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The company will stop offering download-to-own and download-to-rent programs on Wednesday, according to an e-mail message sent to customers yesterday...
Google’s decision to close the retail part of its video site indicates the company had less success selling content than attracting advertising spending, which accounts for 99 percent of revenue.
Did Google hire a conversion specialist before deciding to pull the plug on this? Or did the inventory lack sufficient demand?
Some blogs are reporting that the DRM on the download-to-own-videos are set to expire, meaning the paid-for products can no longer be viewed, and that Google is offering a Google Checkout coupon and not an actual refund. Anyone get that memo?
On the other hand, they set it up partly as way around the restrictive practices of the industry, which are changing. EMI has sold 'open' MP3 files since April, and now Universal are too. So it's no longer a 'special' site, and not exactly a 'core product' for Google.
[edited by: jatar_k at 11:50 am (utc) on Aug. 12, 2007]
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I hear what you're saying, and it does look like the industry is very slowly coming round to DRM-free sales, but the Universal and EMI non-DRM sales are still experimental though, and they're music rather than video.
I personally wonder if we'll see these video sales start to appear on YouTube instead of Google Video. YouTube is a much stronger brand than Google Video, people associate YouTube with videos whereas Google's image is still mainly one of text-based searches.
Or... it could just be that people aren't generally willing to buy video files for viewing on their computer. Just because something is popular, that doesn't mean people will pay for it: very few people would pay to watch the latest episode of a soap opera, but the advertising-supported free version may well have millions of regular viewers.
I know what I talk about :-)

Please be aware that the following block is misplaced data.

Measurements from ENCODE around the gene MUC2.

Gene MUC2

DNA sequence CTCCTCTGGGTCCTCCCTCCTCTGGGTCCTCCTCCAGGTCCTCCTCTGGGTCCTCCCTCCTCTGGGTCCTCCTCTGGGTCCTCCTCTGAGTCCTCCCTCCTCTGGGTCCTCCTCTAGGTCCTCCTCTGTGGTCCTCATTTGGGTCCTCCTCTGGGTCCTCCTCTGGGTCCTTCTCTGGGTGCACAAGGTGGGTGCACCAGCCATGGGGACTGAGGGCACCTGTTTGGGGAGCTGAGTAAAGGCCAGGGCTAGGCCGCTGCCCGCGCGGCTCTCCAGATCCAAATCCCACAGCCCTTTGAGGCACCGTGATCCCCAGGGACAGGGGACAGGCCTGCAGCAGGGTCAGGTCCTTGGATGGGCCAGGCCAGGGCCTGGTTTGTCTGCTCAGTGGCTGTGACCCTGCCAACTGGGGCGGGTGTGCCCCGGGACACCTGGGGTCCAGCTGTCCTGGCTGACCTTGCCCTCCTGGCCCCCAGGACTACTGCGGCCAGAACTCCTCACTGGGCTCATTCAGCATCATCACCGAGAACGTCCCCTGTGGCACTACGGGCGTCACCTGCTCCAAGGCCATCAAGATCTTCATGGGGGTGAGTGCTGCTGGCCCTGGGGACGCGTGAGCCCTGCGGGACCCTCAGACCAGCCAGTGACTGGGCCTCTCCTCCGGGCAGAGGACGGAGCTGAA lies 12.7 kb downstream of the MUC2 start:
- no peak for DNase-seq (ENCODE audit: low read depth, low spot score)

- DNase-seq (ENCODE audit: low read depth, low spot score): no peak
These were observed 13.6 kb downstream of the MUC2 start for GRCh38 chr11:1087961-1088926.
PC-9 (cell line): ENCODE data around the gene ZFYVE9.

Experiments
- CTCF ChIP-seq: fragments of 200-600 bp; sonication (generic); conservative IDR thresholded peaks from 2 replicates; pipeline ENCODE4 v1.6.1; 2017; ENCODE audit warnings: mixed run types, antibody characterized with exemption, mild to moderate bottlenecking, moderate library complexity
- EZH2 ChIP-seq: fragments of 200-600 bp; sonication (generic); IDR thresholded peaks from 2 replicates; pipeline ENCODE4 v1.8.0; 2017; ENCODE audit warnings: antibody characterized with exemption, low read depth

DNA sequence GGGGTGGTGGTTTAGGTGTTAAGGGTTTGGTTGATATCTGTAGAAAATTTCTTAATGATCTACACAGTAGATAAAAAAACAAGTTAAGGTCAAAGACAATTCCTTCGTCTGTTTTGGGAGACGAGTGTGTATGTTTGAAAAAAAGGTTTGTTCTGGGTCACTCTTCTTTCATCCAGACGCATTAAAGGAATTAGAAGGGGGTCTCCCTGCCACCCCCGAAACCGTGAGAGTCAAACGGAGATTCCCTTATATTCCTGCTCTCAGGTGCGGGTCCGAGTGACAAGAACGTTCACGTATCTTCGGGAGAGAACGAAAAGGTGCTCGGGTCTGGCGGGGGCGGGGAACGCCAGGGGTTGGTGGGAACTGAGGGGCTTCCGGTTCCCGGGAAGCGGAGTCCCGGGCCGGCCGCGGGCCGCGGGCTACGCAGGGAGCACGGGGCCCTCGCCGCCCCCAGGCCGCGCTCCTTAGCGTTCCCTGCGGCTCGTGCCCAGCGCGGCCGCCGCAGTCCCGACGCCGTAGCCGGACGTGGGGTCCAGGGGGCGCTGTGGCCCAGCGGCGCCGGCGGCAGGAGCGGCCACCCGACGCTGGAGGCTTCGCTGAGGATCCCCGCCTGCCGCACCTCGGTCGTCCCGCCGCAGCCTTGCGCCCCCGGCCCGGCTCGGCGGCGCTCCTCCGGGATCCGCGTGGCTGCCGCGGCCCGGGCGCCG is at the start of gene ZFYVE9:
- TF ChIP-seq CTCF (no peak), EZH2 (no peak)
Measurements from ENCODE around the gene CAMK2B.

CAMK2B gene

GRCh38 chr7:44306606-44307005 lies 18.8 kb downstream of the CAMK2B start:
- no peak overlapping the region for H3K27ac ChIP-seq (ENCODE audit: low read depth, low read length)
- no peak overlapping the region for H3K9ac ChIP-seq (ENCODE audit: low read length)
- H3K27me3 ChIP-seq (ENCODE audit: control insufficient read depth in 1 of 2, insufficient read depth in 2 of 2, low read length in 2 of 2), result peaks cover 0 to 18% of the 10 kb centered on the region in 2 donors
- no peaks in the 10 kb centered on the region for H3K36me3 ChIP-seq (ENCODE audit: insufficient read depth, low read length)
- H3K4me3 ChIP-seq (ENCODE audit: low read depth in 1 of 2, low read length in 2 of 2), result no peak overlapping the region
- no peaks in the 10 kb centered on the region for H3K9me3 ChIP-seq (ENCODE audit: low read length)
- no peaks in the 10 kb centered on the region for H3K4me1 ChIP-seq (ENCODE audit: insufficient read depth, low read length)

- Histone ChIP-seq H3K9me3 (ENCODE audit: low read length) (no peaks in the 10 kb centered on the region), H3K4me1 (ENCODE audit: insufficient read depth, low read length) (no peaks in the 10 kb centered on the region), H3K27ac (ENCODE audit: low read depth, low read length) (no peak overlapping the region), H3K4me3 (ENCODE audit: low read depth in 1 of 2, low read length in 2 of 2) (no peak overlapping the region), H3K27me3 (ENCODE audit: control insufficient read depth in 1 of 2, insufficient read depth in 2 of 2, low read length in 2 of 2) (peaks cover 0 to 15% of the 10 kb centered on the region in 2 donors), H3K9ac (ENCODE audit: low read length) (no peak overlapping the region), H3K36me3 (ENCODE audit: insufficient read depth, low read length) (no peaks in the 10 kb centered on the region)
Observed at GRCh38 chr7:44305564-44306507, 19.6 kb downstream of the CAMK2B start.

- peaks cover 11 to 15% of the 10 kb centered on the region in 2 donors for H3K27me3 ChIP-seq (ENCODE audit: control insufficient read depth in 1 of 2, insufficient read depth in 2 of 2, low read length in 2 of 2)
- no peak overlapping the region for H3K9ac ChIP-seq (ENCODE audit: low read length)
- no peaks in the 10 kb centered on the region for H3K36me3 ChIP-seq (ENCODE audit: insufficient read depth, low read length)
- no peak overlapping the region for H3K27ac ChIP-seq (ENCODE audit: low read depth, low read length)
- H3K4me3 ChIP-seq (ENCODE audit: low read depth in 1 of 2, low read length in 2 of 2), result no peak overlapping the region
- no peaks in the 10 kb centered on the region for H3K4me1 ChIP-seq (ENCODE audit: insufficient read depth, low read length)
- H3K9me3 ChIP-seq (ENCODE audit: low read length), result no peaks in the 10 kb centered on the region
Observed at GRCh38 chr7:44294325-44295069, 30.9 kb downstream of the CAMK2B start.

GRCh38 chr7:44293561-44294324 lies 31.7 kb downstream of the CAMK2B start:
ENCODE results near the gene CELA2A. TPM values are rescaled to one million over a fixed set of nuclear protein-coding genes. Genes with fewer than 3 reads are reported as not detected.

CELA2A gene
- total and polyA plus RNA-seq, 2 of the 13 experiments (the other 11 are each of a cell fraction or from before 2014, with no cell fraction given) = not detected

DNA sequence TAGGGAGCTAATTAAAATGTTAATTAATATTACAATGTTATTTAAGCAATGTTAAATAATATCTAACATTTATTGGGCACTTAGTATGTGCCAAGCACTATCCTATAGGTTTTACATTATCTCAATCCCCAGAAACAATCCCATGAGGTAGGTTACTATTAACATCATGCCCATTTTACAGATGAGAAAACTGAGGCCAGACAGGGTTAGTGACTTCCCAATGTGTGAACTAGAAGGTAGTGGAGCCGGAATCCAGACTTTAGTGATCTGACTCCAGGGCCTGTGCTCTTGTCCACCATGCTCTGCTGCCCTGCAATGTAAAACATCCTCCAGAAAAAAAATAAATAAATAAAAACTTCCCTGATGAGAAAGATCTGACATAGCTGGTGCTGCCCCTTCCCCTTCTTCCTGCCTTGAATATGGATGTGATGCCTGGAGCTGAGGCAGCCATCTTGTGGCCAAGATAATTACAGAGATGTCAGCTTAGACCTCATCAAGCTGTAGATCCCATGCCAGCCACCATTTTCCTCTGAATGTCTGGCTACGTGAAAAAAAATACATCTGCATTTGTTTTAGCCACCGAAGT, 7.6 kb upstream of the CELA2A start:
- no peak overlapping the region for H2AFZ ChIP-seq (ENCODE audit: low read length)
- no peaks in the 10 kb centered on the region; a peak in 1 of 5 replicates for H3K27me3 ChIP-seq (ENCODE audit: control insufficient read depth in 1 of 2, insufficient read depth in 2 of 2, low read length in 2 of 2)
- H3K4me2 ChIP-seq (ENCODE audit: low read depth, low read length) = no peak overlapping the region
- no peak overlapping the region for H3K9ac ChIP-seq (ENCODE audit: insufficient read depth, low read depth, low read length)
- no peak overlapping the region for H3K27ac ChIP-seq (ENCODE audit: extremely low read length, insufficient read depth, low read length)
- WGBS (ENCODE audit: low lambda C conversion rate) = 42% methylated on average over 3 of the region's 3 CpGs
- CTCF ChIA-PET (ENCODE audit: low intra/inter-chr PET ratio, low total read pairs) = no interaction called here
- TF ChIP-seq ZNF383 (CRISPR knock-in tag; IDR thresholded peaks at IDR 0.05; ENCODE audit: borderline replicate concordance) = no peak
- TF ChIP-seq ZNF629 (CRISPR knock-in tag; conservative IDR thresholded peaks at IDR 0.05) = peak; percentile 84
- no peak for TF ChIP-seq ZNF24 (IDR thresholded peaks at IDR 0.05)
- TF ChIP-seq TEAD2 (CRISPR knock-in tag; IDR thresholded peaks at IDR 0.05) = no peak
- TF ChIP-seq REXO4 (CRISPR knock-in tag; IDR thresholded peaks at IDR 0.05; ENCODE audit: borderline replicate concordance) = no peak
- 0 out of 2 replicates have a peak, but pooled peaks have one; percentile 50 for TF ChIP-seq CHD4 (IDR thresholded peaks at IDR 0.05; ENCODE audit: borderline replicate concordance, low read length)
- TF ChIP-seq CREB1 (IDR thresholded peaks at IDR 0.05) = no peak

Gathering the content, managing it and making sure there are no copyright violations is a lot of work and maybe they want to outsource that on the long run to the "youtube" department?
Managing a download sales site is not easy. People mess up downloads. You have a lot of refunds or complaints. I know what I talk about :-)
I feel your pain :)
I'm sure that's part of it; sales isn't the kind of thing that Google is into, and I'm sure the pain for them was a distraction.
But I think the bigger issue is their 'opening up new channels' philosophy; look at their current stance on mobile telephony - Yes, they are interested in cell phone advertising opportunities, but no way do they really want to get into mobile phone sales. What they want to do is shake up the market and put pressure on government. And if that means paying $6bn and getting their hands dirty with unit sales, they'll do it.
Then quietly close the sales office in four years time ;)
There is a whole class of people who bought a right that extended into the future, and now they are being fobbed off with a coupon to redeem on goods in a restricted channel.
If it had been a paypal coupon it might have greater value, as they represent a much greater number of participating merchants. They might as well have offered adwords coupons.
And is the coupon of sufficient dollar face value to offset the loss and inconvenience?
So, where is that representative plaintiff?
The defendant surely has the assets to go after!
And if they go after sales of phones, omfg, the plaintiffs will go after the entire cost of buying a new unsubsidised phone!
A Google advocate would applaud Google's move this week. If you can't be a niche leader, there's no point in embarrassing yourself by being mediocre. I get it, but why didn't Google go the other way with this? Most free video-sharing sites are offering high-traffic filmmakers and Webcam hobbyists ad revenue-sharing deals. Why couldn't Google simply have promoted its storefront as a way for prolific clip culture personalities to generate incremental revenue streams by selling premium clips through Google Video?